The Pitch Apple does a 180 from its usual DayGlo approach and mounts a man-on-the-street campaign, all in the name of that milestone gadget you either love to love, or love to hate. First up is recent iPhone convert Doug, who ungrammatically hails his non-bricked gizmo as "one of the greatest advancements in the history of mankind." His primary evidence? The fact you can scroll past voicemails that have obviously been left by mendacious deadbeats. And that's it—the spot closes with a staged-looking outtake of Doug leaving the scene, a shot meant to stress the fact that everything you just saw was completely unscripted. Okay, so this very column recently quipped that Apple might want to consider changing up is ad approach, if for no other reason than to keep the masses guessing. But is Doug the answer?Rip-Off Of You might recall that Apple went in this direction once before, during its much-lauded "Switch" campaign from a few years back—c'mon, I know y'all remember the stoned, emo splendor of Ellen Feiss (now appearing in a random flick called Bed and Breakfast). But the vibe with Doug and his campaign mates is even more minimalist, with no soundtrack and that stark black background. It's like Doug is speaking from some sort of gadget confessional.
The Spin In contrast to the typical Apple gadget ad, which centres around close-ups of the product in question, the focus here is entirely on a real, live human user. The ad-world chestnut 'bout this approach is, "Putting a human face on [x] ," where x is something which consumers still find slightly scary or baffling. Not y'all, of course, since Gizmodo's readership consists primarily of early adopters. But that guy in the next cubicle who still insists that the Razr is the best phone he's ever used? He's probably still a little skeptical as to why he should spend $399 (and likely change networks) in order to join the iPhone wave, and the disembodied hands of the debut ad didn't convince him otherwise. But, hey, this Doug character and him have a lot in common! They both hate deadbeats, as well as rambling voicemails! If Doug's a convert, maybe there's something to this iPhone mania after all...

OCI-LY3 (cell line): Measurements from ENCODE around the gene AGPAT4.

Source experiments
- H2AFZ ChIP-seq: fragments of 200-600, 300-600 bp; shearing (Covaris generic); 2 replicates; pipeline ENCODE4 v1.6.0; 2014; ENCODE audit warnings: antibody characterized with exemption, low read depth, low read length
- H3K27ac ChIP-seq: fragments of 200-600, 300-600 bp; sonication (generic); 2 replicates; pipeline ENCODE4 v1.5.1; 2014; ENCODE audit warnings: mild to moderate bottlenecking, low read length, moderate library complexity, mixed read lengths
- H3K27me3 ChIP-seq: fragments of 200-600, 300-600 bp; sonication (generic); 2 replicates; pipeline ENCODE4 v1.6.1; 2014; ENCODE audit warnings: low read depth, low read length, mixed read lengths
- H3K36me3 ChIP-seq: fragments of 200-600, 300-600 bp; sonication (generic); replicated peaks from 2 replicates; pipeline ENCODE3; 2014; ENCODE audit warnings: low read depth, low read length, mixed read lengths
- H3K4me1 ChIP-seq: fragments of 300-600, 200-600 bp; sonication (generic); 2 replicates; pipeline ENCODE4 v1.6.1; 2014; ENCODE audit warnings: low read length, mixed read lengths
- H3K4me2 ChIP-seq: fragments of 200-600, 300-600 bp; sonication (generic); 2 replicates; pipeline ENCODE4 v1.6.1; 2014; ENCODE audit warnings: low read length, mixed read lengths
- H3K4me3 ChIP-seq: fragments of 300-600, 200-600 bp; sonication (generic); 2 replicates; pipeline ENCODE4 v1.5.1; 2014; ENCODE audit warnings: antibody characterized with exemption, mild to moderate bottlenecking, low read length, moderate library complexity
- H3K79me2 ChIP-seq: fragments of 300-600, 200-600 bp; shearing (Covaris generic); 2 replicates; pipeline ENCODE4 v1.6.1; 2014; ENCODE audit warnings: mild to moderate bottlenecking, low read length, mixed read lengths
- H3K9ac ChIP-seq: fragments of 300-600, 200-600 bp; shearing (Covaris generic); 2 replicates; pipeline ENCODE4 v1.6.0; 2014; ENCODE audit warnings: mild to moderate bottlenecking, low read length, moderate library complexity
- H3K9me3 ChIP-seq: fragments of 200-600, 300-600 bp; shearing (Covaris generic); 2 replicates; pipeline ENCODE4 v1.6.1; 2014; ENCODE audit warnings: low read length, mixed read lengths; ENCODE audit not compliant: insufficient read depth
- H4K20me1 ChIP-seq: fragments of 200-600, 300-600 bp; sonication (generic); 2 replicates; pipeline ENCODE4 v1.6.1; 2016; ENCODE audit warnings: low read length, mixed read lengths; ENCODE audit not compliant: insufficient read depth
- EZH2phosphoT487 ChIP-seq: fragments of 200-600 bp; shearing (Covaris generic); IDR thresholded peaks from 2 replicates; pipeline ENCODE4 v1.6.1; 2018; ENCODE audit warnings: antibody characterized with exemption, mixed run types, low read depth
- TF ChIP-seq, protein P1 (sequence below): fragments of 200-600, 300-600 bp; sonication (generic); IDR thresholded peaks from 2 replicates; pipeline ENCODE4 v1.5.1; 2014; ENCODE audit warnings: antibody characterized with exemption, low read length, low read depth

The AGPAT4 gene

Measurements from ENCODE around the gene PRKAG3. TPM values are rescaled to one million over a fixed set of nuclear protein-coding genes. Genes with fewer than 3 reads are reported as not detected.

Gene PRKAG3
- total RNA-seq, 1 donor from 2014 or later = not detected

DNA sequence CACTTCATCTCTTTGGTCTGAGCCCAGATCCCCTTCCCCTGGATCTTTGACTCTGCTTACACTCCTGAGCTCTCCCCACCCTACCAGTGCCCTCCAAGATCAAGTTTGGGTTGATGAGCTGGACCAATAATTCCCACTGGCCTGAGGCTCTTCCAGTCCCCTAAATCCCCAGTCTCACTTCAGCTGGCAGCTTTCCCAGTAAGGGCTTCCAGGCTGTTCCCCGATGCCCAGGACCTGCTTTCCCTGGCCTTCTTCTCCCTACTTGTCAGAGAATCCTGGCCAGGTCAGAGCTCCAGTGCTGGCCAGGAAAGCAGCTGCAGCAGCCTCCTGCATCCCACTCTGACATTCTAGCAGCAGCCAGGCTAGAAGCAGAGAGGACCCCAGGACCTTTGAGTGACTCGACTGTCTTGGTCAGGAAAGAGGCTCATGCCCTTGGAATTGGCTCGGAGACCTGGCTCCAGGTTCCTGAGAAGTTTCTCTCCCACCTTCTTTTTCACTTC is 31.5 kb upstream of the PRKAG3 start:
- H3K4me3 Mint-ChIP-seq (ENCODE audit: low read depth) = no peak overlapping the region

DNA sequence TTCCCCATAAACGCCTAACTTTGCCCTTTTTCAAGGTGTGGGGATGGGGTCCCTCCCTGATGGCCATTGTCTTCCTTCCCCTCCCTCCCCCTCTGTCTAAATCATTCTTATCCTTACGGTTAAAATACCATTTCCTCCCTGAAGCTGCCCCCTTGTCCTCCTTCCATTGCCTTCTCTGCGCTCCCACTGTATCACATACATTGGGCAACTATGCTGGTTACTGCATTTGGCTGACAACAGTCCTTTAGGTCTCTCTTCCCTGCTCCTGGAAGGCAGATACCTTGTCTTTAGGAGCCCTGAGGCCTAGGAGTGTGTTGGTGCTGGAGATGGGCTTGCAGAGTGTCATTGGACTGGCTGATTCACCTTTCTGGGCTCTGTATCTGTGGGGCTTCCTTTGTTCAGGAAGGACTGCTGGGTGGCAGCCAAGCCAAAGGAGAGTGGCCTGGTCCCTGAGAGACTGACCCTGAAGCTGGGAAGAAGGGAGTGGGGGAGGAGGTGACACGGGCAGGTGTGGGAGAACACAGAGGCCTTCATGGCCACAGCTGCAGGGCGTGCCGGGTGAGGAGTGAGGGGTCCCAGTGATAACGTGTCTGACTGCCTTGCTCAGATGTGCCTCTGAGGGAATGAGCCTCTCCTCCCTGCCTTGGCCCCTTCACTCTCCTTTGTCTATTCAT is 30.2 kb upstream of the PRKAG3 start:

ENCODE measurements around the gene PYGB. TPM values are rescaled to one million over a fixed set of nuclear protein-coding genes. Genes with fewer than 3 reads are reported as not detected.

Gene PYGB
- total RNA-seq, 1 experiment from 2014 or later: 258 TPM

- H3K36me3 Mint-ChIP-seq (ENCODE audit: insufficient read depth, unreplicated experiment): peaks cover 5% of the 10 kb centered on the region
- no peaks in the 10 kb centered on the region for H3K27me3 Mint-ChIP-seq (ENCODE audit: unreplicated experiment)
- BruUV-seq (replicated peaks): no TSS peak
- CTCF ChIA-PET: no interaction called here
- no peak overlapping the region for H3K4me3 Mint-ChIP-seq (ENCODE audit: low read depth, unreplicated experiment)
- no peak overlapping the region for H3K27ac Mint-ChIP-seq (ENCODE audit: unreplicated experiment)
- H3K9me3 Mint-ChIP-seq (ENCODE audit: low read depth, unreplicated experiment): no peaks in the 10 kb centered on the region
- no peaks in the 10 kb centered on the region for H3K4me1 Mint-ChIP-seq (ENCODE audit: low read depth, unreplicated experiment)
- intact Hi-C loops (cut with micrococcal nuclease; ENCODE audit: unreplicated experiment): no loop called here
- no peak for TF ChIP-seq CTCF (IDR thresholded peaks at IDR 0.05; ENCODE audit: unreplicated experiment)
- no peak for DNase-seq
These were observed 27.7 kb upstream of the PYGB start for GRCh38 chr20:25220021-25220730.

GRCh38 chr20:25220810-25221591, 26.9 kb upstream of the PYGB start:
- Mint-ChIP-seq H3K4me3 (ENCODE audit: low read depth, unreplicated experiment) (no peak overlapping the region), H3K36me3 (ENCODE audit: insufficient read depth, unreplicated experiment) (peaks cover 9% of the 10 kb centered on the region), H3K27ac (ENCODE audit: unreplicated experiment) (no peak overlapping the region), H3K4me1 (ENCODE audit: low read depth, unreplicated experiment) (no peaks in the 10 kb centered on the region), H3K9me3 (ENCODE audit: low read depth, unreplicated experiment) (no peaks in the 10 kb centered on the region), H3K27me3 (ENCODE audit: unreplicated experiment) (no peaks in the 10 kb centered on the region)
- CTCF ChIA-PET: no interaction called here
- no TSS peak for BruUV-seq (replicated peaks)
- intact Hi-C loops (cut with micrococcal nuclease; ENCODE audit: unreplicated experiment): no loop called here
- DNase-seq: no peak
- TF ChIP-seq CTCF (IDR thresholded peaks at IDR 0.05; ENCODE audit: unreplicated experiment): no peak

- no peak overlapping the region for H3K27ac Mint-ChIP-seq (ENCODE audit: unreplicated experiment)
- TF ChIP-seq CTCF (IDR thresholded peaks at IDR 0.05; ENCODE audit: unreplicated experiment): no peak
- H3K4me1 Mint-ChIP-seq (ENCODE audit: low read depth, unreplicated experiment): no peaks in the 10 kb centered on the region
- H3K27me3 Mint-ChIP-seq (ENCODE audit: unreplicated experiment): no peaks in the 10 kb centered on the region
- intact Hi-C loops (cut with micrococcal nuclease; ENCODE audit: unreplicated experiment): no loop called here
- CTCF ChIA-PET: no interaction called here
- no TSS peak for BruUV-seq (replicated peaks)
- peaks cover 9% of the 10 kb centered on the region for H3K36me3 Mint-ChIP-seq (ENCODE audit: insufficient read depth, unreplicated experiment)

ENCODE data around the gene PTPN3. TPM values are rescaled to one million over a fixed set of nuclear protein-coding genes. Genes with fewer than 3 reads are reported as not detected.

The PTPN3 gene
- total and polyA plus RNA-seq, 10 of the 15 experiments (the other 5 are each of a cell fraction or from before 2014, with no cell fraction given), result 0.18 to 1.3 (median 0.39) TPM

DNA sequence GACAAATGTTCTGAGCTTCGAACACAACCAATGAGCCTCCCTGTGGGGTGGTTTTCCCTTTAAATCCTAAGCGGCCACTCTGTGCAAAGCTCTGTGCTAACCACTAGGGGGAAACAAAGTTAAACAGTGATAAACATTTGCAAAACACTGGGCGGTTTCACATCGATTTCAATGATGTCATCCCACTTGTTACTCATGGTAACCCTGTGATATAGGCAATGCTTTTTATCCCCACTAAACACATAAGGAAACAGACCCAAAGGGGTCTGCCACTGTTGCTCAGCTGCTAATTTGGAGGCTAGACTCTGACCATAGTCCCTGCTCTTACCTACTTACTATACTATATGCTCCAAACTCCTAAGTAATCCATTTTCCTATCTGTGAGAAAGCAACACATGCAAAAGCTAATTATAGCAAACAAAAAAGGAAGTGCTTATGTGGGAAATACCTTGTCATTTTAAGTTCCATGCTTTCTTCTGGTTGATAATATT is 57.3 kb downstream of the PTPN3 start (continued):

Counterspin There's really only one thing that bugs me about this ad: the closing shot, in which the true on-the-street nature of Doug's monologue is revealed. To be honest, I never doubted the fact that Doug was, in fact, an authentic iPhone user, rather than a paid actor. (I don't think any scriptwriter could be clever enough to use the word "advancement" to create a veneer of realism.) So the end is the commercial equivalent of a joke teller elbowing you in the ribs and going, "Get it? Get it?" Yes, TBWA/Chiat/Day, I get it.
Takeaway There's been considerable debate as to whether iPhone sales have met expectations, with opinions often varying according to one's predetermined view of Apple. The more interesting question, though, is how the iPhone will sell in the coming months, not that the initial mania has died down. The price cut has obviously helped, despite blowback from early adopters who felt shafted (and weren't mollified by Apple's subsequent attempt to make amends). But to keep sales steady, even growing, Apple has to reach into that second tier of consumers—folks who may not be technophobes, but also won't buy a gadget merely because it's the latest and greatest. The Doug ad and its campaign mates are Apple's attempt to demonstrate specific ways in which the iPhone can make life easier, beyond just providing access to the "real" internet. Call it old-school salesmanship, targeting a demographic that doesn't fetishize tech like all y'all, and prefers concrete concepts to abstractions.
Hype-O-Meter 7.5 (out of 10). I was all set to slag this spot, but it grew on me after repeated viewings. Dorky, sure, but also a smart approach that addresses a specific goal of Apple's. Still, how about doing one of these with a buxom, honey-voiced female iPhone devotee? That would truly be a best-of-both-worlds strategy.
Brendan I. Koerner is a contributing editor at Wired, a columnist for Slate, and author of the forthcoming Now the Hell Will Start. His Hype Sheet column usually appears every Thursday on Gizmodo, though this week's it's on a Wednesday. Sorry.